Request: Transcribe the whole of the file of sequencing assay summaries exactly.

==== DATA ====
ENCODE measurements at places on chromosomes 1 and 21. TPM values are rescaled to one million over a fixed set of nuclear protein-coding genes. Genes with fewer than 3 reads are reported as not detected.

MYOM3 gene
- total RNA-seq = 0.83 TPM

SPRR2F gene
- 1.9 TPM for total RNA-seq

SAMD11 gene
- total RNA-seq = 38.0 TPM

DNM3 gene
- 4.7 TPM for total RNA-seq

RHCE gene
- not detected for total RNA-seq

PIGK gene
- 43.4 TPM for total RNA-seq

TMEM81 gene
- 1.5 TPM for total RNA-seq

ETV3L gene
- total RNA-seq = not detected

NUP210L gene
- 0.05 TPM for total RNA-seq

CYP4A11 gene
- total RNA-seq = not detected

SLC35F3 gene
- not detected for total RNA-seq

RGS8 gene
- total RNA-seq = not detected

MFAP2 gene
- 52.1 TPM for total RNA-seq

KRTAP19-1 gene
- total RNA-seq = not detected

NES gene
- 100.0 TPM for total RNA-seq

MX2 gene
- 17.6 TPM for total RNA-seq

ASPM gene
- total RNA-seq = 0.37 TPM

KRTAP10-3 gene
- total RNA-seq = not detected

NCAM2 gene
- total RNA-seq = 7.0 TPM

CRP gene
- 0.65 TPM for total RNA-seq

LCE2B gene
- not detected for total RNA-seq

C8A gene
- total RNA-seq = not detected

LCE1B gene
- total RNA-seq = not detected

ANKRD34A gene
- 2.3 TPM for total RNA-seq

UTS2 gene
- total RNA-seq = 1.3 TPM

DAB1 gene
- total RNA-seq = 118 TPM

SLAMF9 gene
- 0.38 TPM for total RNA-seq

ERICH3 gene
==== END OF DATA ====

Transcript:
ENCODE measurements at places on chromosomes 1 and 21. TPM values are rescaled to one million over a fixed set of nuclear protein-coding genes. Genes with fewer than 3 reads are reported as not detected.

MYOM3 gene
- total RNA-seq = 0.83 TPM

SPRR2F gene
- 1.9 TPM for total RNA-seq

SAMD11 gene
- total RNA-seq = 38.0 TPM

DNM3 gene
- 4.7 TPM for total RNA-seq

RHCE gene
- not detected for total RNA-seq

PIGK gene
- 43.4 TPM for total RNA-seq

TMEM81 gene
- 1.5 TPM for total RNA-seq

ETV3L gene
- total RNA-seq = not detected

NUP210L gene
- 0.05 TPM for total RNA-seq

CYP4A11 gene
- total RNA-seq = not detected

SLC35F3 gene
- not detected for total RNA-seq

RGS8 gene
- total RNA-seq = not detected

MFAP2 gene
- 52.1 TPM for total RNA-seq

KRTAP19-1 gene
- total RNA-seq = not detected

NES gene
- 100.0 TPM for total RNA-seq

MX2 gene
- 17.6 TPM for total RNA-seq

ASPM gene
- total RNA-seq = 0.37 TPM

KRTAP10-3 gene
- total RNA-seq = not detected

NCAM2 gene
- total RNA-seq = 7.0 TPM

CRP gene
- 0.65 TPM for total RNA-seq

LCE2B gene
- not detected for total RNA-seq

C8A gene
- total RNA-seq = not detected

LCE1B gene
- total RNA-seq = not detected

ANKRD34A gene
- 2.3 TPM for total RNA-seq

UTS2 gene
- total RNA-seq = 1.3 TPM

DAB1 gene
- total RNA-seq = 118 TPM

SLAMF9 gene
- 0.38 TPM for total RNA-seq

ERICH3 gene